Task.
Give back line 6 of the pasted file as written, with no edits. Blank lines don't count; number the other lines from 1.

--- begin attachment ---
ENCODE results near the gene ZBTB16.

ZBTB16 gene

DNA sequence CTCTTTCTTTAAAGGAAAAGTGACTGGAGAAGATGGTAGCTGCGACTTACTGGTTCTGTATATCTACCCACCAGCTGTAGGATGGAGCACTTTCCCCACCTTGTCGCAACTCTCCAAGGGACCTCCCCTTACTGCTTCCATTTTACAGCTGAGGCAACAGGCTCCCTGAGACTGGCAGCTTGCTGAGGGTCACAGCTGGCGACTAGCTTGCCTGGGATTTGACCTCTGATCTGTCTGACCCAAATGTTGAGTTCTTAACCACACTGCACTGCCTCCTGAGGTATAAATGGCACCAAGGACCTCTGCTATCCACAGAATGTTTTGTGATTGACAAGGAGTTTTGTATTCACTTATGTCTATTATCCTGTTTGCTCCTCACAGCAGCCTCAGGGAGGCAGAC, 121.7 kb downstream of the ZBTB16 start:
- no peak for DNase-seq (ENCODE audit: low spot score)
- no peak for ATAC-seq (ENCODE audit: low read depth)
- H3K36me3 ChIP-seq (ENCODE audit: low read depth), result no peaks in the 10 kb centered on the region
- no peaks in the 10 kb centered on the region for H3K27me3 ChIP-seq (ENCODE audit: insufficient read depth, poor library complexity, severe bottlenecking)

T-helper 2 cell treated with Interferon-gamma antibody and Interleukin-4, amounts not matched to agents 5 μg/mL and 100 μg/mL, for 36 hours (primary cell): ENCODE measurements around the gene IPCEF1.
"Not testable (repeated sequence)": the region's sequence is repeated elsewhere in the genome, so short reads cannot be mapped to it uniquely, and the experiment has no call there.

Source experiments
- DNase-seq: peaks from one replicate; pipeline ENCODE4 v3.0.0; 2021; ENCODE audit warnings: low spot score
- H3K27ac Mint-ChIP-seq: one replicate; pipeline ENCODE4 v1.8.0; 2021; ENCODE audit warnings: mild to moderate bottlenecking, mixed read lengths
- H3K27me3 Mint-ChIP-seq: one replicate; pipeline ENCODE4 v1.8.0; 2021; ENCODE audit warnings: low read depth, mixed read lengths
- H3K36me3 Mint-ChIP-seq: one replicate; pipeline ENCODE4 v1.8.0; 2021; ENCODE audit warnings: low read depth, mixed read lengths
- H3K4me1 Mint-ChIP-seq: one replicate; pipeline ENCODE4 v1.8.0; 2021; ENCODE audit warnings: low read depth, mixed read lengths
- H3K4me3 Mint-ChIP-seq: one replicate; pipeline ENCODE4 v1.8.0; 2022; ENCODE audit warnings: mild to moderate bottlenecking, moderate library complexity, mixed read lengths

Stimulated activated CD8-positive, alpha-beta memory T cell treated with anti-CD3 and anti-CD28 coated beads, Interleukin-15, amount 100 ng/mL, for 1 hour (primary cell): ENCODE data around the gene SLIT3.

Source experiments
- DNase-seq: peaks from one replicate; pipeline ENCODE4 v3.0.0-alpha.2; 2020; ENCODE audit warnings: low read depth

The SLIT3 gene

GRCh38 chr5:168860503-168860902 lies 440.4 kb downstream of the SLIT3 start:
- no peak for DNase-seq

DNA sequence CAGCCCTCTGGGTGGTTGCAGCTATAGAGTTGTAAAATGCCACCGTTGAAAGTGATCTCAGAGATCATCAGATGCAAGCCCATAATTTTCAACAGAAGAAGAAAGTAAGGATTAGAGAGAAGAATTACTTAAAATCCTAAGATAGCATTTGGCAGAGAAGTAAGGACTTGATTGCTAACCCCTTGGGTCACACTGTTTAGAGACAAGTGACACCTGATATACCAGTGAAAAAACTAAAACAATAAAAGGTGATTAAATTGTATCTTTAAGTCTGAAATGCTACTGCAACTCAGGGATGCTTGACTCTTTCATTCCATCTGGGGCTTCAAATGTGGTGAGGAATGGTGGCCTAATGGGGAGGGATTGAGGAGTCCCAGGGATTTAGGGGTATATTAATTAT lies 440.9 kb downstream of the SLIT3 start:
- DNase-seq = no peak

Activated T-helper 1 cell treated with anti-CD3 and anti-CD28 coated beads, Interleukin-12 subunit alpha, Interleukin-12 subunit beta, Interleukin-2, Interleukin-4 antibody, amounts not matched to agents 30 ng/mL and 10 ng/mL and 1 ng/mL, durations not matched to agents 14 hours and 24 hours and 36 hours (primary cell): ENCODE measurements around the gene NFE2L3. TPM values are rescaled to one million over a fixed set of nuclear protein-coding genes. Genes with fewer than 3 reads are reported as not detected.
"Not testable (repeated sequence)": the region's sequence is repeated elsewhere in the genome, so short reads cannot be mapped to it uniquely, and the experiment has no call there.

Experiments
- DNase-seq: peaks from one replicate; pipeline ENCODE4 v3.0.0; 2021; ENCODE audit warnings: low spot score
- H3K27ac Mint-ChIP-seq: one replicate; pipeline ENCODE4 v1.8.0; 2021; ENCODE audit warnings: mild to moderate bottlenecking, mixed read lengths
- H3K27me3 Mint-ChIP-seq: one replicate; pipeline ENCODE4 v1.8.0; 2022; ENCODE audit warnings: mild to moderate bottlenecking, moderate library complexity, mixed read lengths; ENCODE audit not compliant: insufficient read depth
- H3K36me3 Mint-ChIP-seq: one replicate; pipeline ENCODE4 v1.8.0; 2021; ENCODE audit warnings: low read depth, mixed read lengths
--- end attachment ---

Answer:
- H3K36me3 ChIP-seq (ENCODE audit: low read depth), result no peaks in the 10 kb centered on the region